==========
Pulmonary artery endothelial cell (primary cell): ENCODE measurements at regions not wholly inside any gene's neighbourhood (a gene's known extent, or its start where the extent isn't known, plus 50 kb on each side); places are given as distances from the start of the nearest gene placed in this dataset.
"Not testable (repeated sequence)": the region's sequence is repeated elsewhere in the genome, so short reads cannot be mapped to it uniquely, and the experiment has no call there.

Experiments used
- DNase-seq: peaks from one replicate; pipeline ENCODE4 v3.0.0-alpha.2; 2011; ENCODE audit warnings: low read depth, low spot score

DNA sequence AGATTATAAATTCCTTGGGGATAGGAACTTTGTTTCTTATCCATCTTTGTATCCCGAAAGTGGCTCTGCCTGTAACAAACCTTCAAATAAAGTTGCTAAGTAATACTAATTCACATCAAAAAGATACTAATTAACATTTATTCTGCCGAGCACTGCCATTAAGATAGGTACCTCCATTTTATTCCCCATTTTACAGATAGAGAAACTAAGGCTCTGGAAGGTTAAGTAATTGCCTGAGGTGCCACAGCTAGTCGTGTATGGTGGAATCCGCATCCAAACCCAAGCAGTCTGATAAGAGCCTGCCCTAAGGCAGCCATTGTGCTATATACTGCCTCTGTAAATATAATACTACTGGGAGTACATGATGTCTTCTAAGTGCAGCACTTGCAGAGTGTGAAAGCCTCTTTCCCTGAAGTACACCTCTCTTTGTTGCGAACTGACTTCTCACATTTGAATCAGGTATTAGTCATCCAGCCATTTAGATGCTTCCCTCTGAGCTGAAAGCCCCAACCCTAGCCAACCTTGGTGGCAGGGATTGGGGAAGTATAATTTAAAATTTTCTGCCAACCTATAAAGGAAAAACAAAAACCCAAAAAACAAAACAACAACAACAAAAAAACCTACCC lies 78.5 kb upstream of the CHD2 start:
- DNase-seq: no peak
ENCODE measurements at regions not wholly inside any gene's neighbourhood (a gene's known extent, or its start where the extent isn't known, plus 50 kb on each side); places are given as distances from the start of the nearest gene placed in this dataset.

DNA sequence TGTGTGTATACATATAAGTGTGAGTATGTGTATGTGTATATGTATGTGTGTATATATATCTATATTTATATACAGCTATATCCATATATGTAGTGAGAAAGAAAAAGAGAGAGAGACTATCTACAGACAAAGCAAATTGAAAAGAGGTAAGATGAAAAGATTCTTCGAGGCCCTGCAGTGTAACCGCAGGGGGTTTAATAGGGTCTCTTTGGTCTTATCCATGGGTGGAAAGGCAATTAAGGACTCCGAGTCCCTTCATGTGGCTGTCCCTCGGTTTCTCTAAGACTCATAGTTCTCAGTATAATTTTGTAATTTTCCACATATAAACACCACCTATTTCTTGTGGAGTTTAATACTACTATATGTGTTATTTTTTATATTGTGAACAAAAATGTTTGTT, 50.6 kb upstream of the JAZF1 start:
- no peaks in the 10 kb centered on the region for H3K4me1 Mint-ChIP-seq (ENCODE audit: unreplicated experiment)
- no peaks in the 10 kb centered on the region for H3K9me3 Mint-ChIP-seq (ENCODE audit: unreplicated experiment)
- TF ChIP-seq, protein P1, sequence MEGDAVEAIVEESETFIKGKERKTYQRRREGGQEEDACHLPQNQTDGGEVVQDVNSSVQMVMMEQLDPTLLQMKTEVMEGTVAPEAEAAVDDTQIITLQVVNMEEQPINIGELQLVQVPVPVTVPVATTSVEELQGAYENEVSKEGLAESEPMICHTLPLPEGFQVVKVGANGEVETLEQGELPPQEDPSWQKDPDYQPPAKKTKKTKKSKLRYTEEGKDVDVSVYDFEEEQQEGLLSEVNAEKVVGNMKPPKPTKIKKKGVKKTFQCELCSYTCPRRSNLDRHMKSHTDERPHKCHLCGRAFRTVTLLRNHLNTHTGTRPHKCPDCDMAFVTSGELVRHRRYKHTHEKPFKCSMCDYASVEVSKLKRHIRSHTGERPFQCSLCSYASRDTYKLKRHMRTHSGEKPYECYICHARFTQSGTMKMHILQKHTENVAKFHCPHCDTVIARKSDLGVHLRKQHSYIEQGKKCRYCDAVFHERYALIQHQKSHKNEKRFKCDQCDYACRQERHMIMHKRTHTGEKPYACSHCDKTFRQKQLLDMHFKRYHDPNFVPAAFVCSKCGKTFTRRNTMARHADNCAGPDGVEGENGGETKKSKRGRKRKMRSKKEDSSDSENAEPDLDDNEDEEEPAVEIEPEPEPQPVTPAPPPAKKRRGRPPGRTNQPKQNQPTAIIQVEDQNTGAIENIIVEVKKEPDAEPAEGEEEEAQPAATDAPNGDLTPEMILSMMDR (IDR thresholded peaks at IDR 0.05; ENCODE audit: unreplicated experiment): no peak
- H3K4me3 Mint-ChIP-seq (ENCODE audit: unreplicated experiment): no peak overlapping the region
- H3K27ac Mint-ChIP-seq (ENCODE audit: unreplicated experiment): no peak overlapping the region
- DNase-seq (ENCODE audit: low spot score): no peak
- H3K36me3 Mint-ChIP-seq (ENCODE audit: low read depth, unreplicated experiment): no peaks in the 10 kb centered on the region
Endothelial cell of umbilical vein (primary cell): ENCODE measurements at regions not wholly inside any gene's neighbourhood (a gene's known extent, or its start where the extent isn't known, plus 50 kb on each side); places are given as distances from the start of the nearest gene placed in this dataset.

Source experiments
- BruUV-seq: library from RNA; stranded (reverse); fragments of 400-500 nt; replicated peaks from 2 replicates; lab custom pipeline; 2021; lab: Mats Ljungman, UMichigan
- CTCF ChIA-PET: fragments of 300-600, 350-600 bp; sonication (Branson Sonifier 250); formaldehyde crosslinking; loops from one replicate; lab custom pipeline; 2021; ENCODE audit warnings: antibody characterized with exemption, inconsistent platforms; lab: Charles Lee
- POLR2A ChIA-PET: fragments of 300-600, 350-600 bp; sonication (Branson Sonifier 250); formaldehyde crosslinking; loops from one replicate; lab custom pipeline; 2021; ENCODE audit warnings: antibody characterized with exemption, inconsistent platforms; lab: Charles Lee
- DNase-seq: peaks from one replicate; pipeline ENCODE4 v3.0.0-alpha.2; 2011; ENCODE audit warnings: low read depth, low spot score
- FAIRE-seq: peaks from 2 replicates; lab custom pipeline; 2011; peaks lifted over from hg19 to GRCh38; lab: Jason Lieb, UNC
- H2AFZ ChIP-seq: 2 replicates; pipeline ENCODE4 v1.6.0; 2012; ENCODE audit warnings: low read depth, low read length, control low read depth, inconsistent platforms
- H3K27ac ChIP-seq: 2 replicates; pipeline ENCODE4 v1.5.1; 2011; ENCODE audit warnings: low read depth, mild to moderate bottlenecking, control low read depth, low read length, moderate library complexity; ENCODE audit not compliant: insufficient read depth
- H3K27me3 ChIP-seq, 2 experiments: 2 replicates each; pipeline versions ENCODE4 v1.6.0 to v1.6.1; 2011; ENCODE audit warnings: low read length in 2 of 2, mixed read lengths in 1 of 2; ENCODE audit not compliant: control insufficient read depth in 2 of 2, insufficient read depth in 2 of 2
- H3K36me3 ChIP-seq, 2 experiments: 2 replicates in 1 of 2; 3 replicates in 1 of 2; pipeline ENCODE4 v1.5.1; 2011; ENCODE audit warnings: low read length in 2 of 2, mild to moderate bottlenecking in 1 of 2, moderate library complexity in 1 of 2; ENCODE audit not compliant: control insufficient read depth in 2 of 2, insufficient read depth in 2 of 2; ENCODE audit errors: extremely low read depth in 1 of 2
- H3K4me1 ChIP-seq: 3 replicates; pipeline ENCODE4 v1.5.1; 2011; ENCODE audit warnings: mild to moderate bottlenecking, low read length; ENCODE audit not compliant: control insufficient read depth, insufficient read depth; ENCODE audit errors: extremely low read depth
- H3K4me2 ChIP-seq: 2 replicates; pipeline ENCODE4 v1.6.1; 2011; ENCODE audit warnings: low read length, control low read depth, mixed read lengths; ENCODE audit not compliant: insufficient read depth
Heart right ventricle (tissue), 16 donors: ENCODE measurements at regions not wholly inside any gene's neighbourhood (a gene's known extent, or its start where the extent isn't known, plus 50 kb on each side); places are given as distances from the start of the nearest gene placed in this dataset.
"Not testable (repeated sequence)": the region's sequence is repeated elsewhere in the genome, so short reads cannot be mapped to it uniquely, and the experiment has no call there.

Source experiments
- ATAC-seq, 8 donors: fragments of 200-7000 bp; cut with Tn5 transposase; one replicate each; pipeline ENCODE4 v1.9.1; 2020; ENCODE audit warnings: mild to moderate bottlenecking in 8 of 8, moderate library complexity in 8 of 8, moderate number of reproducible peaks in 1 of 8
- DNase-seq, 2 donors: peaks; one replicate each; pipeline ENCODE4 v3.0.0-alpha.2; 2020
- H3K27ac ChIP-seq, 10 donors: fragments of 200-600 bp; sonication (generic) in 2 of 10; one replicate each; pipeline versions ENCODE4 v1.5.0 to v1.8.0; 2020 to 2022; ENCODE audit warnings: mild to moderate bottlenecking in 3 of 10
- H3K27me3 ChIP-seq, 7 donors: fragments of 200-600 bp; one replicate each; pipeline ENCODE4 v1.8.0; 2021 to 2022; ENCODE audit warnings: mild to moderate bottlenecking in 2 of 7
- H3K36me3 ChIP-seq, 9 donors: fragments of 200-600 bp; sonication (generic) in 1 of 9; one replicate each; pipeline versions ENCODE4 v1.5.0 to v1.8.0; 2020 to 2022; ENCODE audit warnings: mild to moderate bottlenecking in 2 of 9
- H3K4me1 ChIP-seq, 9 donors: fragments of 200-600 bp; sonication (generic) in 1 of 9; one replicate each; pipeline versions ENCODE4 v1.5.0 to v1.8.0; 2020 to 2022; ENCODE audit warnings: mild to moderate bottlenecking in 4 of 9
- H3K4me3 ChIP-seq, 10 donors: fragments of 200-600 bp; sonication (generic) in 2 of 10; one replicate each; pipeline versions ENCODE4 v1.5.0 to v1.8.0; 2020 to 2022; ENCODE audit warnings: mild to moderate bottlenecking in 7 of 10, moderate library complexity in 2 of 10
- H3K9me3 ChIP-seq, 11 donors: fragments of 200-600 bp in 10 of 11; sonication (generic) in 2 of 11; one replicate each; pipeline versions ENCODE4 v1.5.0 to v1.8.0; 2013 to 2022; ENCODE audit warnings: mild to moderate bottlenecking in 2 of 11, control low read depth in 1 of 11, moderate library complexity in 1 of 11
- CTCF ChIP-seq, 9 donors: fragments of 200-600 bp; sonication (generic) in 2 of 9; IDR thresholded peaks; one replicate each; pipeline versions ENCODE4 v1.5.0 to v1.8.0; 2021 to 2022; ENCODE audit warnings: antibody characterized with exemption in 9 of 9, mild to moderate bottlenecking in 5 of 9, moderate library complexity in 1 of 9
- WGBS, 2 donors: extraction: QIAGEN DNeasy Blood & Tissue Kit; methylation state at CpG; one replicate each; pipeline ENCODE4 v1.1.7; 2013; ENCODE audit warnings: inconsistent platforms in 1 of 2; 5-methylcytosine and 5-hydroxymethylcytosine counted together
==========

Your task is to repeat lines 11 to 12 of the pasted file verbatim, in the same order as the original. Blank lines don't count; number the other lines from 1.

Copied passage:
- TF ChIP-seq, protein P1, sequence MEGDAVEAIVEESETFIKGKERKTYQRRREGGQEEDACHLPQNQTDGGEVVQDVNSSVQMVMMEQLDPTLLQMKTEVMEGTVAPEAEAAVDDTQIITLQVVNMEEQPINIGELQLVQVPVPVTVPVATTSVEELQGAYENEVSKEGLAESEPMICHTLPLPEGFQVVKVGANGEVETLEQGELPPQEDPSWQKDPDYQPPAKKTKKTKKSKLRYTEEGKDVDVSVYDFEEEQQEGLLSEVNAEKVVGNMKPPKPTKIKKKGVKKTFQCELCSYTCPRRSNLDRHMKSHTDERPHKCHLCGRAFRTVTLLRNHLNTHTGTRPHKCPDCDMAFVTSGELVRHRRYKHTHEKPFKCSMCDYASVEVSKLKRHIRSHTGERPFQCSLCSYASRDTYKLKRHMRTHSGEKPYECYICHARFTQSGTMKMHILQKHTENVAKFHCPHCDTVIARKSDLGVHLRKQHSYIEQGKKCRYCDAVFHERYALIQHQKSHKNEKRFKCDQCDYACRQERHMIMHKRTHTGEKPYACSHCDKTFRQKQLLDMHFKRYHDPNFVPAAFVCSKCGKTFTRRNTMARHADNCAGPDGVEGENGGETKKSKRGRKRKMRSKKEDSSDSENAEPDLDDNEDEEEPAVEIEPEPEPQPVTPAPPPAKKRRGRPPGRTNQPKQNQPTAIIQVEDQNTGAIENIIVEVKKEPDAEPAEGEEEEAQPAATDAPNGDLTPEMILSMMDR (IDR thresholded peaks at IDR 0.05; ENCODE audit: unreplicated experiment): no peak
- H3K4me3 Mint-ChIP-seq (ENCODE audit: unreplicated experiment): no peak overlapping the region